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recipe for boiling/ Freezing wood ?

Discussion in 'Woodturning Discussion Forum' started by Kenny, Jun 22, 2004.

  1. Kenny

    Kenny

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    I tried the search menu on this site but not getting anywhere. What is the proper way to boil wood and/ or freeze wood so to get the moisture out. I have been using dishwashing soap ( costco brand) and its fine but turns my turnings slightly green. I want to build a steel pot / burner in the back yard to handle 20" pieces.
    1. do you put the wood in the pot cold and then boil it?
    2. when do you take it out of the pot?
    3. should I add spices- ( joke )

    how does freezing work

    thank you...
     
  2. RevDoug

    RevDoug

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    Boiling

    Remember that boiling is not to dry the wood, but to relieve the internal stresses in the wood. I've been doing it nearly as long as I've been turning bowls.

    My procedure is a bit different than most folks. I finish turn and sand the bowl. Then I boil it. Usually 1 hour is enough. The rule of thumb is 1 hour per inch. I believe that a full hour is minimum though. You will also want to make sure that you have a minimum clearance around the piece of 1" all the way around for safety. Some will suggest weighting it down, but I found that the rolling boil will flip and turn the bowl enough that the weight is not necessary. After taking the bowl out of the water, allow it to dry to 2-3 days so that all water has evaporated. Hand sand through the grits and finish. That's it.

    If warpage is going to take place, it will happen pretty quickly. I watched one piece warp (pretty cool). The neat thing is, you'll get very few cracks. This precedure has worked well for me. It has only failed when I've forgotten to use it (even on end-grain turnings). Let us know what you end up doing and how it works out for you.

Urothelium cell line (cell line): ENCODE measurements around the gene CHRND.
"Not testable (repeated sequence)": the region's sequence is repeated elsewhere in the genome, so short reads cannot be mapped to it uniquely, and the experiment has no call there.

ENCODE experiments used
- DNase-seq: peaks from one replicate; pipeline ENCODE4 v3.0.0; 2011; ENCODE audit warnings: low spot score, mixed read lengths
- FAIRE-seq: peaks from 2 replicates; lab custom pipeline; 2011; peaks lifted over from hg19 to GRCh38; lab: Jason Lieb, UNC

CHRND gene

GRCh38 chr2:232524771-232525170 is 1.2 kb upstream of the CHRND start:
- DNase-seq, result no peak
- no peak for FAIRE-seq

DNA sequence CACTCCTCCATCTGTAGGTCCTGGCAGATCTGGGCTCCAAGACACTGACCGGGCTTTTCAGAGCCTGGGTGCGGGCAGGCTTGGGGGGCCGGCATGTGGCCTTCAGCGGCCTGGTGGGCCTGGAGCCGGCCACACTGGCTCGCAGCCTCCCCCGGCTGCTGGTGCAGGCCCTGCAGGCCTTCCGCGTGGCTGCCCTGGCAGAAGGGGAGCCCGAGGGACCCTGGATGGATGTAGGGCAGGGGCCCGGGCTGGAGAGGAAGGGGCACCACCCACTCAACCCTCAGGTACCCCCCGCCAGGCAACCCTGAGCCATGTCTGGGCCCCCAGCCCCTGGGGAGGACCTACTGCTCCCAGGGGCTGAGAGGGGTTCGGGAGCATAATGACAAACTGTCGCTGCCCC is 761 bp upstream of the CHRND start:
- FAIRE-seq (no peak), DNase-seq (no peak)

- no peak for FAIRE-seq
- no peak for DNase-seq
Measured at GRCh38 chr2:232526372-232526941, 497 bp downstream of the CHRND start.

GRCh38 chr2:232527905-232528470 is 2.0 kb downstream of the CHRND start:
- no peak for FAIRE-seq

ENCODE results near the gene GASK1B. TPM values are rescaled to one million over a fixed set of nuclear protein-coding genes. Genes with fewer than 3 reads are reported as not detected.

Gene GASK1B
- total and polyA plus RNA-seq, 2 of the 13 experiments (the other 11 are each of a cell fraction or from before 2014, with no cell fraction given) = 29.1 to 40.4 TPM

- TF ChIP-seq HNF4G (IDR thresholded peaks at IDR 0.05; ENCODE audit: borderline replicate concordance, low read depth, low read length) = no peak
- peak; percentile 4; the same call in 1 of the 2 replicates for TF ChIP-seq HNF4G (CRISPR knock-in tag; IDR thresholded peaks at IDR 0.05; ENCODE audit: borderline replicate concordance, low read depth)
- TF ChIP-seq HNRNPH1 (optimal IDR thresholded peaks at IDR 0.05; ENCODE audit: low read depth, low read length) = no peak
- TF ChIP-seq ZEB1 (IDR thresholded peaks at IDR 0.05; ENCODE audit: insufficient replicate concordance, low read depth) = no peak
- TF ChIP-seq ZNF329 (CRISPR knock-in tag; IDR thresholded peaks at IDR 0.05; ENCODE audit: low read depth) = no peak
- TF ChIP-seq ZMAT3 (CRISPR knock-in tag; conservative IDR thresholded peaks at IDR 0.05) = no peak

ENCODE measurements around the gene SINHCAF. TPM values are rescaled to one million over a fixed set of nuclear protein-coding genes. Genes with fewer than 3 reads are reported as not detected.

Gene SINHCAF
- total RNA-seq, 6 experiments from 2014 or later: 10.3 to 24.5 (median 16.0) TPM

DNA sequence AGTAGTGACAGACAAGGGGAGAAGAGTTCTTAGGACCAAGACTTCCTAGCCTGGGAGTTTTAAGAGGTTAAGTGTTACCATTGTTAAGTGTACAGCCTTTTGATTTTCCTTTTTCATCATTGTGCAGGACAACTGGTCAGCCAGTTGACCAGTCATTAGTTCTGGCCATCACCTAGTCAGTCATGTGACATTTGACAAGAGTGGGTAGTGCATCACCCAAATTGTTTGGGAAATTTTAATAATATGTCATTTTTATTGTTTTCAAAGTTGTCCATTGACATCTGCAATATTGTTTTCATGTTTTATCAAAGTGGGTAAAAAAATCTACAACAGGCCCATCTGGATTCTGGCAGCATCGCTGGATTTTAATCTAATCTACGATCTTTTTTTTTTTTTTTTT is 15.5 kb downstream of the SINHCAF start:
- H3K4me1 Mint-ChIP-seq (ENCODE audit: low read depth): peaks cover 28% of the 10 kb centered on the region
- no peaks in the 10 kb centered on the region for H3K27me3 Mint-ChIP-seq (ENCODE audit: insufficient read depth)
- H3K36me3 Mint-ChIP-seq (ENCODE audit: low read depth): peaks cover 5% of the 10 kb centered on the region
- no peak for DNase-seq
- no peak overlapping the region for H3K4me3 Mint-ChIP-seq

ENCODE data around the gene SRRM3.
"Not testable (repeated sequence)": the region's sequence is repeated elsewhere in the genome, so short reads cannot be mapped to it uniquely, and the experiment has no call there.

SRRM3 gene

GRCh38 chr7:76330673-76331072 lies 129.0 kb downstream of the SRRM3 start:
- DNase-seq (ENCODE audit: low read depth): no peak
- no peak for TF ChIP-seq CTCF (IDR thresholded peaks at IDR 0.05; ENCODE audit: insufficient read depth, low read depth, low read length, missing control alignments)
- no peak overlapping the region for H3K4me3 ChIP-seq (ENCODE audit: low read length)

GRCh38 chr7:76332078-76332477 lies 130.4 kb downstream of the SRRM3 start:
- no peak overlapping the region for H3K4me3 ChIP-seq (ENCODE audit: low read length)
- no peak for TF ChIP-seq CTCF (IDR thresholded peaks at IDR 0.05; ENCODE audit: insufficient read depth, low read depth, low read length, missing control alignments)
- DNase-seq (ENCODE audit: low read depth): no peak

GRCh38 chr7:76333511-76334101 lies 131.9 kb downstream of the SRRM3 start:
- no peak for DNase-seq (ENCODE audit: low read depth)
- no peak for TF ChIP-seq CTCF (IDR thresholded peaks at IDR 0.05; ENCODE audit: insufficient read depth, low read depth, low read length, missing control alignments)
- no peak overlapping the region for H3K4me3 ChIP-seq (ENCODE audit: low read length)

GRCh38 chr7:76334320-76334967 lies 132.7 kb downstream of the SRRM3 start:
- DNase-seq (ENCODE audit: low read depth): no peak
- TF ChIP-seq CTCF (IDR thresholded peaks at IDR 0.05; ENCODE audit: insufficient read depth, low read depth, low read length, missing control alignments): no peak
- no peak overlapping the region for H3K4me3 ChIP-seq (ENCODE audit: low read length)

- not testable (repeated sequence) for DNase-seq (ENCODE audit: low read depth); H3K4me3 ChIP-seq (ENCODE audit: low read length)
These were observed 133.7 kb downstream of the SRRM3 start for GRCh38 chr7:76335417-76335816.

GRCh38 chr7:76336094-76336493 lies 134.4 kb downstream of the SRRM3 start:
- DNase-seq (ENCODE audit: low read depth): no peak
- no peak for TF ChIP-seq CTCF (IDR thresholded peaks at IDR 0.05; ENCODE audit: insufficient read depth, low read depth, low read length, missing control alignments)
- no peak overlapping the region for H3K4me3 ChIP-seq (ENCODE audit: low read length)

3. Steve Worcester

    Steve Worcester Admin Emeritus

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  4. dkulze

    dkulze

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    I don't think anyone mentioned but adding a few cloves and some nutmeg is kinda nice. Makes the house smell good.

    dietrich
     
  5. RevDoug

    RevDoug

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    Boiling

    Thanks Steve. I just re-read Russell's article for about the twentyith time. It is a great article. I emailed him a year or so ago and he was interested that my protocol seemed to work as well as his. The biggest difference is that he boils his rough-outs where I boil the finished product. The hand sanding is a pain at times, especially if I don't get it sanded well to begin with. But, it really doesn't take very long and I like feeling what is going on as I prepare to finish the piece.
     
  6. Steve Worcester

    Steve Worcester Admin Emeritus

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    What is really cool is to boil the finished turned light wood pieces with a dark wood like walnut or osage. Adds a real interesting color to the light wood work.
     
  7. Kenny

    Kenny

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    finishing bowls before boiling ? question for you